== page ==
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By: Psychobabble, PB
Nov 05 2014 12:00pm
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Last week I took an initial sampling of the emerging KTK block constructed format based on my initial experiences and a detailed look at one of the early daily events. I thought I had a decent read on the format and expected the decks I'd identified to do well in the dailies. The day after that article was published, the first set of lists was posted on the official website. One of the 4-0 decks featured 4x Goblinslide. Another person 3-1ed with a Trail of Mystery/morph deck (with no Ghostfire Blade). There were no Abzan lists. My mind was blown, was this format really completely wide open and able to be beat by a bunch of decks playing cards that aren't even that good in draft? Only one way to find out.

Metagame Breakdown

For those joining this column for the first time, I should explain how I do this. Each week I manually go through all of the daily event 3-1 and 4-0 decklists posted on the official site. I then categorise each deck in my own spreadsheet based on my read of the deck. I then present this data as a pie chart breakdown of the metagame each week, breaking out each deck that accounts for 5% or more of the metagame. I will sometimes combine two different flavours of a deck's colour into a single category (eg. Jeskai tempo, Jeskai control) but will discuss nuances like this in a brief overview below if it's important. Without further ado, here's the stats for the first week of competitive KTK block constructed events:

A few comments:

  • Temur is the clear winner out of the gates. My impression during the set review was that Temur was the obvious "level 1" deck of the format. My attention was initially diverted by the much better standard performance of Siege Rhino and friends than Savage Knuckleblade, but in block Big 'Knucks has shown that some of the initial hype wasn't entirely unjustified. I will note that the numbers are somewhat skewed by one outlier event where 6 out of 9 winning decklists were Temur so it might not be quite as dominant as the number suggests, but it's still obviously a very strong deck.
     
  • Jeskai  is a close second to Temur, and is made up of two broad types. The most popular by far is the tempo-oriented version, some of which run Monastery Swiftspear and Ride Down, others operating a little further up the spectrum. There are a smaller number of people (3 out of the 16 Jeskai decks) playing much more controlling lists with main-deck End Hostilities. I mainly mention this because one such person is 2013 MOCS winner Dimitri Butakov, which could indicate that there's more potential in that deck type than the numbers suggest.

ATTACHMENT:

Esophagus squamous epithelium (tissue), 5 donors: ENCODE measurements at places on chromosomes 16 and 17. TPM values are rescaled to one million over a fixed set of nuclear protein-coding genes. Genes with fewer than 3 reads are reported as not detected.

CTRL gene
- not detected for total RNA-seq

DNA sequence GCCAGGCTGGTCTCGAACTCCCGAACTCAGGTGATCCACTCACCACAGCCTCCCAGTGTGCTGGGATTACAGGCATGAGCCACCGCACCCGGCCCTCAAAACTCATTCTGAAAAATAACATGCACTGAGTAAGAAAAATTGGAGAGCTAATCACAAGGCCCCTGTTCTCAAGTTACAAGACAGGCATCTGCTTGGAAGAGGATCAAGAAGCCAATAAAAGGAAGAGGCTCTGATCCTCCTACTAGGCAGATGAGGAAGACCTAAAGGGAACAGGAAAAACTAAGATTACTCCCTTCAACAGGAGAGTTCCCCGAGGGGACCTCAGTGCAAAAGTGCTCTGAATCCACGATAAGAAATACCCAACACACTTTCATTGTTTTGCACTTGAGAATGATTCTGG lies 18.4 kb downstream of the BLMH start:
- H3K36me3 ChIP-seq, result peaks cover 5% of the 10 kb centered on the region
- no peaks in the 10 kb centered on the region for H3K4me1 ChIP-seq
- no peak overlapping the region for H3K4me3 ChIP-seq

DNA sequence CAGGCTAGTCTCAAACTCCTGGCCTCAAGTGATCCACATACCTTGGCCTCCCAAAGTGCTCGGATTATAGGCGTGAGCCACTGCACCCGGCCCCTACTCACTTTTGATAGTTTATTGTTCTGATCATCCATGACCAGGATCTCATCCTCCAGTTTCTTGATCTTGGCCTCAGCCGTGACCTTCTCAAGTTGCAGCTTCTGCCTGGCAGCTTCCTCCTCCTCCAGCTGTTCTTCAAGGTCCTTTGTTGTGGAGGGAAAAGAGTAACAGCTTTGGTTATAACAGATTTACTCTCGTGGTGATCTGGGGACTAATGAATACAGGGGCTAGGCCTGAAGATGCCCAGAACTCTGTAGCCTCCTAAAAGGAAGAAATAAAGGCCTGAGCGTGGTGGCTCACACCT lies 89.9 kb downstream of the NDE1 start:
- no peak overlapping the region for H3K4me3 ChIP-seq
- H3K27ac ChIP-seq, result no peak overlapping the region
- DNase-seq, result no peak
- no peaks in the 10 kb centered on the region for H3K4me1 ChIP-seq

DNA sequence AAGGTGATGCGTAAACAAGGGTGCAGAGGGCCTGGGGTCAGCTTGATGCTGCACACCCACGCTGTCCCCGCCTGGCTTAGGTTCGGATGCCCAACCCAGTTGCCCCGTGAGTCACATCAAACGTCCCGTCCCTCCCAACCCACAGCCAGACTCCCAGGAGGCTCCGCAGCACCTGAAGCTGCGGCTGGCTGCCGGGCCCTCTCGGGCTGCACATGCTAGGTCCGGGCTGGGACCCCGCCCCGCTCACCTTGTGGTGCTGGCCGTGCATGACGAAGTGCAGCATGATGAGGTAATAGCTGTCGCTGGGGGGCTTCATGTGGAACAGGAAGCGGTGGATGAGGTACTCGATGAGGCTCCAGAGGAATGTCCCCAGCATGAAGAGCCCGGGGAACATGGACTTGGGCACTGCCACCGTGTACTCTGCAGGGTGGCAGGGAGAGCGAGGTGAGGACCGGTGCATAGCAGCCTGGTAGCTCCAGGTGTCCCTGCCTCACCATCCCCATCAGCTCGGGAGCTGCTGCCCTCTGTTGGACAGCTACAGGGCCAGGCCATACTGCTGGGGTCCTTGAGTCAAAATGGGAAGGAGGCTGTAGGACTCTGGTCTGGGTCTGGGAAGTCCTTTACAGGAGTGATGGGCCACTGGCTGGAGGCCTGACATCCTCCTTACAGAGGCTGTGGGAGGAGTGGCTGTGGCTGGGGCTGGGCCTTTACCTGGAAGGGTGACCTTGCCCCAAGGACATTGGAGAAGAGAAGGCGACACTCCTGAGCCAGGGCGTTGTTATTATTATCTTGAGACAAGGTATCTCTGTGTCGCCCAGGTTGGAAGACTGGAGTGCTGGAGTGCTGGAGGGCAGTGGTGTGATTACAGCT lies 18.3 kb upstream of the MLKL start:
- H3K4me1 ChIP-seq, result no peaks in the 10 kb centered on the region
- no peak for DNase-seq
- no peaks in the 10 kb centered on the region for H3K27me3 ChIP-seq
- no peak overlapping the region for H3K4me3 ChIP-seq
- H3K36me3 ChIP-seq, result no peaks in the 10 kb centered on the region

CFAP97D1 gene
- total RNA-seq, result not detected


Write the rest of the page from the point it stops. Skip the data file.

• Mardu comes in third, the majority of the lists (9) being based around the BW soldier shell, splashing cards like Crackling Doom and Arc lightning. The other four are midrange or even creature-less control lists with a range of strategies, from all-out planeswalkers to Butcher of the Horde sacrifice shenanigans.
     
  • Straight-up BW Soldiers is less popular than the Mardu version of the deck to date, it seems the manabases are good enough to support 3-colour aggro-ish strategies after all. Still, BW soldiers is putting up some numbers in its own right and may have a future.
     
  • Finally, the deck I was very high on last week Abzan has had a slow start. There were actually no Abzan decks in the reported lists until five days into the format, although that does reflect the incomplete sampling as I reported one 4-0 Abzan list from the first day of the format (I actually saw one person place with the exact 75 I reported, nice to see a reader doing well!). Still, Abzan is obviously nowhere near as dominant as I thought it may be, it will be interesting to see where it goes from here.

Deck spotlight - Jeskai

As in standard, the colour wedge formerly known as American, Jeskai, is tearing up the early block constructed metagame. In my set review and early brewing, I hypothesized that an aggressive/tempo Jeskai deck built around Mantis Rider and Seeker of the Way could get there, I was just unconvinced by the much poorer mana and burn in block compared to Standard. The former hasn't proven to be an issue in the overall slower block format and as for the latter? I was right, the burn in block is indeed almost completely unplayable. Turns out the deck doesn't need it:

On paper, this deck looks very similar to the heroic aggro decks from THS block constructed. You have a small number of threats, a shaky manabase for an aggro deck, a bunch of pump spells (of which the most important in a lot of situations is the (Gods' Willing) of this format, Feat of Resistance) and creatures that get naturally bigger when you play said pump spells. Strangely enough, it seems to play vastly better than the UW heroic decks ever did. I have no idea why this deck just feels like it works whereas the UW heroic decks never quite did. Perhaps the fact that you have so many more multi-coloured lands makes a big difference, even if you are playing an extra colour. There's also the interesting feature (in this link at least) that one of your Heroic, I mean, Prowess-enablers also makes a bunch of creatures which is nice. Anyway, some specific comments on the list itself.

The creatures that make the cut here have proven themselves in multiple formats. While Monastery Swiftspear is a lot more exciting when it's being powered up by cheap cantrips and Lightning Bolt in legacy, Defiant Strike here does surprisingly good work here as the "white Brainstorm". Ok, so no one has ever called it that ever, and I'll admit that it's about 100x worse, but they don't seem to print one mana cantrips at blue anymore - AVR was the last time in a block format if you were wondering, and a cookie if you can name it without a search - and this one does its jobs quite well (triggering prowess to trade up or eat blockers, card velocity, extra damage) . I've seen some other lists run Jeskai Elder as another body, the one here seems to forego that in favour of Hordeling Outburst which is an interesting option in a field full of decks going tall with Savage Knuckleblades, Siege Rhinos rather than wide, which makes the triple-token producer somewhat more valuable. I don't think you want to run any more creatures such as Jeskai Windscout, you start losing the density of non-creature spells that you need to make your prowess guys a constant threat to blockers.